On Wednesday, October 4th, SCAD students gathered at Poetter Hall to hear what it takes to be an intern at Kohl’s, one of the leading giants in the department store industry.
Jonathan Carnehl, Art Manager for the men’s clothing department, immediately made it clear that the internship is not just for fashion marketing or design majors when he shared his own academic background: “I thought that illustration was [only] for children’s books.”
As Carnehl discovered at Kohl’s during six years of employment, the majority of the product development team is actually comprised of illustration majors.
The Art Manager of the Home department, Eileen Tabor, expressed a desire for openness when she explained that they are always searching for a variety of skills: drawing, painting, watercolor, Photoshop, or Illustrator. Tabor listed a few top qualities that an applicant should possess, including being a good corporate fit and possessing raw talent.
In other words, Kohl’s seeks interns ready to collaborate in a group, able to handle feedback regarding their work, and ready to keep up with the pace of the Kohl’s environment.
Tabor also stressed the importance of being your most authentic self when presenting ideas, whether that be in the form of a professional portfolio or a personal sketchbook.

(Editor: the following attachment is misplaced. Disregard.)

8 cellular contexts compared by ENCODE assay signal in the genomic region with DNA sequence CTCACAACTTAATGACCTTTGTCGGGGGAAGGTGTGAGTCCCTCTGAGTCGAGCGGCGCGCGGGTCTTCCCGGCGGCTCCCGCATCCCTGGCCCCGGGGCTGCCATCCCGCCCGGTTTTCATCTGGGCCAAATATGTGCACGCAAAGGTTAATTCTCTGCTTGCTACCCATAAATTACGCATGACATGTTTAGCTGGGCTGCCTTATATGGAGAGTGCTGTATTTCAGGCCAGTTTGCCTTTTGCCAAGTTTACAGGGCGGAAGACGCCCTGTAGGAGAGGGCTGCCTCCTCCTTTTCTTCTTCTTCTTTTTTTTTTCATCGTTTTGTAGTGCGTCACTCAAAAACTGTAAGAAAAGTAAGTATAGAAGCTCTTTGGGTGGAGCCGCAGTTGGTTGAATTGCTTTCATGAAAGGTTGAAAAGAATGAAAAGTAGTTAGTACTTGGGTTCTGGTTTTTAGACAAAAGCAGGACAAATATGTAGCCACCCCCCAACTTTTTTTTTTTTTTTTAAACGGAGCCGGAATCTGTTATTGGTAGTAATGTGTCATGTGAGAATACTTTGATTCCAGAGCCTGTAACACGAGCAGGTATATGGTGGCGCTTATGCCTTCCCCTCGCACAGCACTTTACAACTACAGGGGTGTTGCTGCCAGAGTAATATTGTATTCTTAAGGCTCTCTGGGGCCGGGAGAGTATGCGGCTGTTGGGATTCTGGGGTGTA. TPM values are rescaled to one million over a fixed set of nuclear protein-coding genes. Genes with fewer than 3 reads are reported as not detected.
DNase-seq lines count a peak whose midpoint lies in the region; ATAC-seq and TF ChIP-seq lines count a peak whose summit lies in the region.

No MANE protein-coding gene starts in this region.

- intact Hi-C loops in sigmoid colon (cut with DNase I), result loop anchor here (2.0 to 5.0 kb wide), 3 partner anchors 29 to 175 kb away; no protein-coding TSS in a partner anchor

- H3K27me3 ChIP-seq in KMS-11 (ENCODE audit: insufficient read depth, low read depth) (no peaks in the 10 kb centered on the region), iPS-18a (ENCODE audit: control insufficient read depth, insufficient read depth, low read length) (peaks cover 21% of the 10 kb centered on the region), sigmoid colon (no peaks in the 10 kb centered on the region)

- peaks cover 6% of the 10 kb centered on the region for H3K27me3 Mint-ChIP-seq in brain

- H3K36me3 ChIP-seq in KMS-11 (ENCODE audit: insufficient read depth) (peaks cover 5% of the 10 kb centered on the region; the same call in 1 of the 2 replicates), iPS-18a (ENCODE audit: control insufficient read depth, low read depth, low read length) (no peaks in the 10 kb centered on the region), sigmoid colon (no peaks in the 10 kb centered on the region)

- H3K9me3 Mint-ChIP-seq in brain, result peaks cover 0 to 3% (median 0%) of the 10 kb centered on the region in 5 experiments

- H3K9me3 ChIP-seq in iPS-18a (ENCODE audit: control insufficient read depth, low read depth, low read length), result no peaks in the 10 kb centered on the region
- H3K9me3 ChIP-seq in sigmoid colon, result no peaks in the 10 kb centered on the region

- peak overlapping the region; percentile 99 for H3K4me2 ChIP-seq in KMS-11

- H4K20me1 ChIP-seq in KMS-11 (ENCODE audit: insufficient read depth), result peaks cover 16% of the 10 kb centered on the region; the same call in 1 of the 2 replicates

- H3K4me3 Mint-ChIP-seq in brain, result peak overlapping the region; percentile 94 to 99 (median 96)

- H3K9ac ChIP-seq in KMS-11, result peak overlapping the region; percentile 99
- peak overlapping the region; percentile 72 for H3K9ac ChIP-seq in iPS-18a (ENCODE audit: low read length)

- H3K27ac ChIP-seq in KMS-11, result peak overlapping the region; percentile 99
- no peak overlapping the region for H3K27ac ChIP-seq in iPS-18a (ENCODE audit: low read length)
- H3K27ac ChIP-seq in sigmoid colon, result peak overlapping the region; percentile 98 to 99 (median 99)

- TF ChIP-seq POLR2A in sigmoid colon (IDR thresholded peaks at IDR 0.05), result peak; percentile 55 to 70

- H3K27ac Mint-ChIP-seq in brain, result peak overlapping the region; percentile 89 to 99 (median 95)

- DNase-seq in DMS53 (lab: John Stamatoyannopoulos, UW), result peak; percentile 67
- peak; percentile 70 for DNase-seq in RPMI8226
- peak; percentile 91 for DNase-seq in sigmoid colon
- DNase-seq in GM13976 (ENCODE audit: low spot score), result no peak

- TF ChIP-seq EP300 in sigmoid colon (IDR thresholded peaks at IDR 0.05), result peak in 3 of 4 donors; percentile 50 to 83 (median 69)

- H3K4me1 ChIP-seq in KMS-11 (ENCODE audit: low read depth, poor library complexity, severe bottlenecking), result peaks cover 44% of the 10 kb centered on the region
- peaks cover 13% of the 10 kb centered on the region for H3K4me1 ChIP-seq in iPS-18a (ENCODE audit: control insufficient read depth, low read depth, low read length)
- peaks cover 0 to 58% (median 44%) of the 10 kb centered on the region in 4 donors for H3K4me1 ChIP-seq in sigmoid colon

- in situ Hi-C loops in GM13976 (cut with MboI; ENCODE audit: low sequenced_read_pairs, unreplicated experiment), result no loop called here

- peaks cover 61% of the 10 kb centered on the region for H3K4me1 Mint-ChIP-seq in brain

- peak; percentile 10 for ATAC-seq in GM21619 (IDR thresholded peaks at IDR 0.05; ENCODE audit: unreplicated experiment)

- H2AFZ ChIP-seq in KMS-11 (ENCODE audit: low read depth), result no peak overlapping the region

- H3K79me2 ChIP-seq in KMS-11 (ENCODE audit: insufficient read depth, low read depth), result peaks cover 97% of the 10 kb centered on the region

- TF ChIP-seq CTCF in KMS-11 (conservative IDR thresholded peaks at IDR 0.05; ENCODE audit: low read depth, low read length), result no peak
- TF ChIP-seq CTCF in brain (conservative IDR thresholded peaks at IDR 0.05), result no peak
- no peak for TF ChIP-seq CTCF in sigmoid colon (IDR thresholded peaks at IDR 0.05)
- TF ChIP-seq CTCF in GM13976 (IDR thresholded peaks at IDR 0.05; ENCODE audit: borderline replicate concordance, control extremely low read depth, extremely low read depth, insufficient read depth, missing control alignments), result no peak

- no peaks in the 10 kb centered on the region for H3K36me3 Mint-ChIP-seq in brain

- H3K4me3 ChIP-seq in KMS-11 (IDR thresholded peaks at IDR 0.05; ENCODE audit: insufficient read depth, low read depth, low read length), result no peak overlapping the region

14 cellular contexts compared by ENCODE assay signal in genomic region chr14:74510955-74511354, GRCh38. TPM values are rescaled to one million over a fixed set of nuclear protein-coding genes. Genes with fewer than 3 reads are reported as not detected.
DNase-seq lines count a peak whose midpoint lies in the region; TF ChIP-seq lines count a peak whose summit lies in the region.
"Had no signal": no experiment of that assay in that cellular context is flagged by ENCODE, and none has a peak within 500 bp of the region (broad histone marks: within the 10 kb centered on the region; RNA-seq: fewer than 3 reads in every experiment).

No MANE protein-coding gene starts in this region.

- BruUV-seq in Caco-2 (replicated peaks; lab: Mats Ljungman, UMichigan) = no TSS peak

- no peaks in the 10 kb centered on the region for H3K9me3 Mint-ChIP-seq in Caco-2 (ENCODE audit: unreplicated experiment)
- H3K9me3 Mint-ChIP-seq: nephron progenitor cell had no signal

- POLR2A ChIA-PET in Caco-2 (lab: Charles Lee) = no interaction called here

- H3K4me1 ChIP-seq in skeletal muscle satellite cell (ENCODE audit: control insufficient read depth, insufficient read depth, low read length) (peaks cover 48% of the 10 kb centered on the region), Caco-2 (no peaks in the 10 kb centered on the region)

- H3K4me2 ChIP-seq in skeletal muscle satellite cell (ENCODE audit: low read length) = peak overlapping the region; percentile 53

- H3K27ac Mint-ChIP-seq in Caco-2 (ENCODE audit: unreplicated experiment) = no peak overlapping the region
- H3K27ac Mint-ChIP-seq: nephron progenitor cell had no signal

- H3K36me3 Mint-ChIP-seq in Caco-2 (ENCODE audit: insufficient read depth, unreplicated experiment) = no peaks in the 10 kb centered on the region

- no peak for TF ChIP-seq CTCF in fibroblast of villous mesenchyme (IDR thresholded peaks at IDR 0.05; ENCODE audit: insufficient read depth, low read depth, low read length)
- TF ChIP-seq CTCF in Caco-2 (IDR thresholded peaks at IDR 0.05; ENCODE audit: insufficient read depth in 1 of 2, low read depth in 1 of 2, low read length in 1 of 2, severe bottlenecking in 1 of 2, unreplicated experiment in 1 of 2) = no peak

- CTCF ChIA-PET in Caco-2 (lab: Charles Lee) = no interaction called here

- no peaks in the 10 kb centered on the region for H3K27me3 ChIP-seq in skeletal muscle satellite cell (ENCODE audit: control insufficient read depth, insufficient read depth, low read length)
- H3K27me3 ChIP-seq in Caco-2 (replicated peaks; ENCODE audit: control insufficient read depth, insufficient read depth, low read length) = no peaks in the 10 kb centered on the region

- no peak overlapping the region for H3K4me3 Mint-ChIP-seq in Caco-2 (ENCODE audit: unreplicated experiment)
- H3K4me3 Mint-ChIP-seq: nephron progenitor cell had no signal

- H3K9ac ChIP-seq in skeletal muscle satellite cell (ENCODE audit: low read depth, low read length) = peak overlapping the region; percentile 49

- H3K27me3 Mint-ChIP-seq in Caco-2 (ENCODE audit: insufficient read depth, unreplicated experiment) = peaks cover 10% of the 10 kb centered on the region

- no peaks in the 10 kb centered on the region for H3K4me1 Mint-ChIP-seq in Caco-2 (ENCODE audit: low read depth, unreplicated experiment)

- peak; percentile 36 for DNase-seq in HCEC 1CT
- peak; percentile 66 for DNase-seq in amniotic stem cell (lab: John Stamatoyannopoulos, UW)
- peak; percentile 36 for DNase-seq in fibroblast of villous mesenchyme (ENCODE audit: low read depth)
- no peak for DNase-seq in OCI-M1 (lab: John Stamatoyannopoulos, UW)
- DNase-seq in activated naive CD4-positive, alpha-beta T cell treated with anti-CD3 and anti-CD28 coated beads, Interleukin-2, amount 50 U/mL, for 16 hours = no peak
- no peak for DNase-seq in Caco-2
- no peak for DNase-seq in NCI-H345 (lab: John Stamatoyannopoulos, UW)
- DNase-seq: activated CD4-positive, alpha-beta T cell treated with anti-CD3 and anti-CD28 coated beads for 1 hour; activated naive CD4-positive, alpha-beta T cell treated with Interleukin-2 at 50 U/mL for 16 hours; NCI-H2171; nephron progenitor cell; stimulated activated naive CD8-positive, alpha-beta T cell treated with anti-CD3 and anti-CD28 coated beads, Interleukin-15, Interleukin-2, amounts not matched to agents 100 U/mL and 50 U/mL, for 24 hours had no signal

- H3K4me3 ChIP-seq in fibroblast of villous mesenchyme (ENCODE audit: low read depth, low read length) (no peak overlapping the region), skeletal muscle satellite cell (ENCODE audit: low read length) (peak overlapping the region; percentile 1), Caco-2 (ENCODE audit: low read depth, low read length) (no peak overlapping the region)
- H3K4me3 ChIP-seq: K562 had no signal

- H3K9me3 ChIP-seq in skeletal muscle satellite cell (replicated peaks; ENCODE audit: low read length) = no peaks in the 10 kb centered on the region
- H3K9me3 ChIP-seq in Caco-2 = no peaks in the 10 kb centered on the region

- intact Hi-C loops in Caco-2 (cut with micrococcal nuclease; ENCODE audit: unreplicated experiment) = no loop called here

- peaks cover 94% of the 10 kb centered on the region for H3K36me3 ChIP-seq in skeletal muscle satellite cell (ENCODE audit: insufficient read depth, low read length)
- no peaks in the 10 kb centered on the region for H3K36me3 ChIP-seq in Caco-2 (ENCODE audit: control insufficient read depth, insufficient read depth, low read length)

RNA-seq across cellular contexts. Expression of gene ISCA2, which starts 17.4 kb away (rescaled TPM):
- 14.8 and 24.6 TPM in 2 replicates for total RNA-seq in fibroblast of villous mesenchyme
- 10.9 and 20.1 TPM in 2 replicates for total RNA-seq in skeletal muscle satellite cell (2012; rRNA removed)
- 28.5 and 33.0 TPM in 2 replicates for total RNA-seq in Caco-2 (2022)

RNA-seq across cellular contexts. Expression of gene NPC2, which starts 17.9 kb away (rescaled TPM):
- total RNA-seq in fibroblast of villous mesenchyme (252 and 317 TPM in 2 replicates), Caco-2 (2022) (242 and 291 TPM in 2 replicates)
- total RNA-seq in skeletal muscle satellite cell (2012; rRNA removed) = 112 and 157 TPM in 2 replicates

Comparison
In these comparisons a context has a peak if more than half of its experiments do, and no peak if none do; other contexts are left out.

What are the benefits of interning at a large company like Kohl’s, you may ask?
Well, the internship occasionally serves as a direct pipeline to a full-time job at the time of graduation. The experience will also help prepare interns for heavier workloads and faster paces in the future.
With 4,000 employees (1,200 in the product development department alone), a myriad of personalities, methods, and ideas are on full display. Because Kohl’s designs for 10 to 12 exclusive brands, students are able to expand their horizons and even discover new interests. No one is confined to one division. According to the Kohl’s team, maintaining an open and teachable mind is imperative when considering an internship with them.
When asked what they considered to be an intern’s greatest strengths and most important skills, Carnehl expressed the need to have a skillset that cannot be taught: creativity, passion, drive, and vision. Carnehl also illustrated that the most valuable thing you can be is a sponge: soak up all the knowledge, lessons, and inspiration you can from your manager, peer coach, and fellow colleagues.
Overall, Kohl’s is looking for talented, passionate, and flexible students. Which sounds familiar, but there is a great addition: the internship is paid.
Written by Ka’Dia Dhatnubia
Cover image courtesy of Kohl’s Department Stores, Inc.